Home / Health / Vesicular Stomatitis Virus Confirmed in Boulder, Broomfield County – Colorado Hometown Weekly

Vesicular Stomatitis Virus Confirmed in Boulder, Broomfield County – Colorado Hometown Weekly

Confirmed cases of vesicular stomatitis virus (VSV) have spread to Boulder, Broomfield and Larimer County, Colorado Department of Agriculture officials said Friday. The Equine virus was first diagnosed in Weld County in early July.

According to a statement by the Colorado Department of Agriculture, all confirmed cases have so far been in horses and have been found in Adams, Boulder, Broomfield, La Plata, Larimer and the County of Sweden.

VSV is a viral disease that mainly affects horses and cattle and sometimes pigs, sheep, goats, llamas and alpacas.

A horse infected with vesicular stomatitis has great erosion in the lip. [19659005] In Boulder County, there are 11 cases in quarantine, one in Broomfield County and 18 in Larimer County. In total, 50 cases have been confirmed in the state. Two of them have recovered and been released from quarantine.

The first case was reported on July 3 in Weld County by a field veterinarian with the Colorado Department of Agriculture State Veterinary Office. As of July 8, three states have confirmed VSV-positive cases, including Texas and New Mexico.

The statement said that the transfer process is not fully understood, but includes insect vectors such as black flies, sand flies and biting midges. Incubation time ranges from two to eight days and clinical signs include bladder-like damage to the skin, erosions and sloughing of the skin of the muzzle, tongue, ears, teats and coronary bands.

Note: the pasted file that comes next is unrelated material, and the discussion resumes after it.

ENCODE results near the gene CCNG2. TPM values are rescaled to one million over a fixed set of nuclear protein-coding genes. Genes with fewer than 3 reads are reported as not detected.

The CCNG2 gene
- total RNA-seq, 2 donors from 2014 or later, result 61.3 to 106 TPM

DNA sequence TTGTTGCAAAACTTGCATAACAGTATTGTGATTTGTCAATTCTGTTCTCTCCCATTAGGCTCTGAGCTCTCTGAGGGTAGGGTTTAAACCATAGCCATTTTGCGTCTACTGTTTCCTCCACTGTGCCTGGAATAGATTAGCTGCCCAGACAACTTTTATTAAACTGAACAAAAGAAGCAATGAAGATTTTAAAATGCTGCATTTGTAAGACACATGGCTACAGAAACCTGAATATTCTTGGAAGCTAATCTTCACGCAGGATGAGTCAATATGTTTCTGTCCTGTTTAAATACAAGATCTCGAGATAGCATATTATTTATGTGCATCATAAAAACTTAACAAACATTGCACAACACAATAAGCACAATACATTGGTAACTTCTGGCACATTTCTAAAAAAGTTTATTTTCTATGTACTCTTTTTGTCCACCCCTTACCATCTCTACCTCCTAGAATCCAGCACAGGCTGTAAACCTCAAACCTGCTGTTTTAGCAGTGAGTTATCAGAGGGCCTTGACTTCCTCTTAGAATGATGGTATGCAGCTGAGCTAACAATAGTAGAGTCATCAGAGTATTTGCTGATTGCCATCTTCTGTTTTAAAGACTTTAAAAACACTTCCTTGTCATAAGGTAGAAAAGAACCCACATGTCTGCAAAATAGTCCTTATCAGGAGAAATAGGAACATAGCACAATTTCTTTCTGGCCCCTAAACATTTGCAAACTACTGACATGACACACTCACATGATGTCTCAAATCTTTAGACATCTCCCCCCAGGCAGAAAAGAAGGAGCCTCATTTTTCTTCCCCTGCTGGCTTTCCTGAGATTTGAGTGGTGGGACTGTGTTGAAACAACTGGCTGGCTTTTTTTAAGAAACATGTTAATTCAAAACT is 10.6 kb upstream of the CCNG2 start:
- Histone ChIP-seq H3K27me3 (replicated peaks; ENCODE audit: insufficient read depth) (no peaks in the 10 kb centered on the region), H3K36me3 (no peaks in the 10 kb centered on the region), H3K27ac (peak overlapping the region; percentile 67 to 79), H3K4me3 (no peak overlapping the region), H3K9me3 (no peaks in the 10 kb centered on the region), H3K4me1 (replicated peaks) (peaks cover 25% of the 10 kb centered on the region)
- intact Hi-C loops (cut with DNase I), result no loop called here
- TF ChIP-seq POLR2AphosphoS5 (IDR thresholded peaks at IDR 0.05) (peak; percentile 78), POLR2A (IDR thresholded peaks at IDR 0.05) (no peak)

Officials often say excessive salivation is the first sign of disease, along with a reluctance to eat or drink, and lameness and weight loss can follow.

"People may be infected when dealing with affected animals, but this is a rare event," the statement said. "In order to avoid exposure to humans, people should use personal protective measures when handling the animals concerned."

According to the statement, there is no USDA-approved vaccine for VSV.

Officials say that veterinarians and cattle owners should contact the Member State of destination when moving cattle interstate to ensure that all import requirements are met.

For more information, visit www.colorado.gov/aganimals/vesicular-stomatitis-virus-vsv.

Veterinarians and cattle owners can contact the Colorado State Veterinary Office by calling 303-869-9130.

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